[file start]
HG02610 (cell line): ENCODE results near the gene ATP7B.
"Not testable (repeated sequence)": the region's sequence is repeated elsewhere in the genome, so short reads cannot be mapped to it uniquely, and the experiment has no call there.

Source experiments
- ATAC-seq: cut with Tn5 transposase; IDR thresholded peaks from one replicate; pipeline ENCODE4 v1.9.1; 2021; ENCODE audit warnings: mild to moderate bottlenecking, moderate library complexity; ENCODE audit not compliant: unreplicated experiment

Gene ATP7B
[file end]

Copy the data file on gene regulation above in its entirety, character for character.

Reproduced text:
HG02610 (cell line): ENCODE results near the gene ATP7B.
"Not testable (repeated sequence)": the region's sequence is repeated elsewhere in the genome, so short reads cannot be mapped to it uniquely, and the experiment has no call there.

Source experiments
- ATAC-seq: cut with Tn5 transposase; IDR thresholded peaks from one replicate; pipeline ENCODE4 v1.9.1; 2021; ENCODE audit warnings: mild to moderate bottlenecking, moderate library complexity; ENCODE audit not compliant: unreplicated experiment

Gene ATP7B